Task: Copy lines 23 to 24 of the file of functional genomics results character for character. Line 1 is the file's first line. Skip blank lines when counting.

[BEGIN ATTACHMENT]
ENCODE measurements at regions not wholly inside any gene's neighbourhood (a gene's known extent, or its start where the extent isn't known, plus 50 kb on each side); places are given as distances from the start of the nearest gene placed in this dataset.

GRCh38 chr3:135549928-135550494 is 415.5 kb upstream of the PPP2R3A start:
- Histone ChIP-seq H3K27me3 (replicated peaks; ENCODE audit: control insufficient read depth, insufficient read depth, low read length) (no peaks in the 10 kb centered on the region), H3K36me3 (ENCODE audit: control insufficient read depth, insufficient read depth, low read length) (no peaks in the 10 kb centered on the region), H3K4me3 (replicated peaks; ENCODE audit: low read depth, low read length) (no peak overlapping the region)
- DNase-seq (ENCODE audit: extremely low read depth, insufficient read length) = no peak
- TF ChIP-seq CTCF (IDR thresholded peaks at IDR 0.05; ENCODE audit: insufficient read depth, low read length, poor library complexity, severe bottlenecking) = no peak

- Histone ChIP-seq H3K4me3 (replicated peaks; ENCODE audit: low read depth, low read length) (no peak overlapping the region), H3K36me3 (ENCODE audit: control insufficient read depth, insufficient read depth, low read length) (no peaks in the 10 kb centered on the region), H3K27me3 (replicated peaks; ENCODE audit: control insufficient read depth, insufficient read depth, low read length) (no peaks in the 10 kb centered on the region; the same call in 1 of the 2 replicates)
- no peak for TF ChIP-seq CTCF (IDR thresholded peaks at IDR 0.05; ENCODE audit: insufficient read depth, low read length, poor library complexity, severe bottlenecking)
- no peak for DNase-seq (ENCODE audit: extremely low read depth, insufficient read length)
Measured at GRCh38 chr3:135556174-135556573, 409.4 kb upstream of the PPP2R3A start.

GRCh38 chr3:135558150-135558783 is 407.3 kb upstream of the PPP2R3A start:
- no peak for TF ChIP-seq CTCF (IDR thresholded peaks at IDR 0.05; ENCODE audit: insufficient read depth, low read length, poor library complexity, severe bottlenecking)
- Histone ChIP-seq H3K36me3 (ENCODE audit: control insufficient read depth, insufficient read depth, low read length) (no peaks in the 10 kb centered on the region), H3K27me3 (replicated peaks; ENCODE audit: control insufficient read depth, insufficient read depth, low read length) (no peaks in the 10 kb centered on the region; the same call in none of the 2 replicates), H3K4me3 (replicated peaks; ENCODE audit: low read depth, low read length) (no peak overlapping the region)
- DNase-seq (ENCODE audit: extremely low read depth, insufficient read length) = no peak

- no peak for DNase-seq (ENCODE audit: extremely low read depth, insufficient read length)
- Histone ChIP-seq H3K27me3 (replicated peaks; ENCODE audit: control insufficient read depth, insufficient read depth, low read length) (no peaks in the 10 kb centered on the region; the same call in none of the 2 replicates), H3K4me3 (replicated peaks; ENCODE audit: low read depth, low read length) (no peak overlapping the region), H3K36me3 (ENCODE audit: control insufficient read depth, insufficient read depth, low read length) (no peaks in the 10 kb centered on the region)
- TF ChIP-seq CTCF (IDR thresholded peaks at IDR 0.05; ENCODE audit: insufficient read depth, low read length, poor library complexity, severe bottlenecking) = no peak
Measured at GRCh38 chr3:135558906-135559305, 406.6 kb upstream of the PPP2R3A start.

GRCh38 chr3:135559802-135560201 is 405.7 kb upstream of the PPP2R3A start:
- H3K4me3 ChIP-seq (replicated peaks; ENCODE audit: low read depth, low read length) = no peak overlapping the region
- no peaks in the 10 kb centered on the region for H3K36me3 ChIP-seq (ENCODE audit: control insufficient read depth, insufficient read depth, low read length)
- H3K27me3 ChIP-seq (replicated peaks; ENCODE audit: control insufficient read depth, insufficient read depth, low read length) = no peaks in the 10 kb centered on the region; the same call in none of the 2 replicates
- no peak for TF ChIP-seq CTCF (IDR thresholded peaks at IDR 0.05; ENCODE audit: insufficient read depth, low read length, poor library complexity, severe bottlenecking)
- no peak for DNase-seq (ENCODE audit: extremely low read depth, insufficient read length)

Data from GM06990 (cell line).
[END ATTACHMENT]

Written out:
- no peak for DNase-seq (ENCODE audit: extremely low read depth, insufficient read length)

Data from GM06990 (cell line).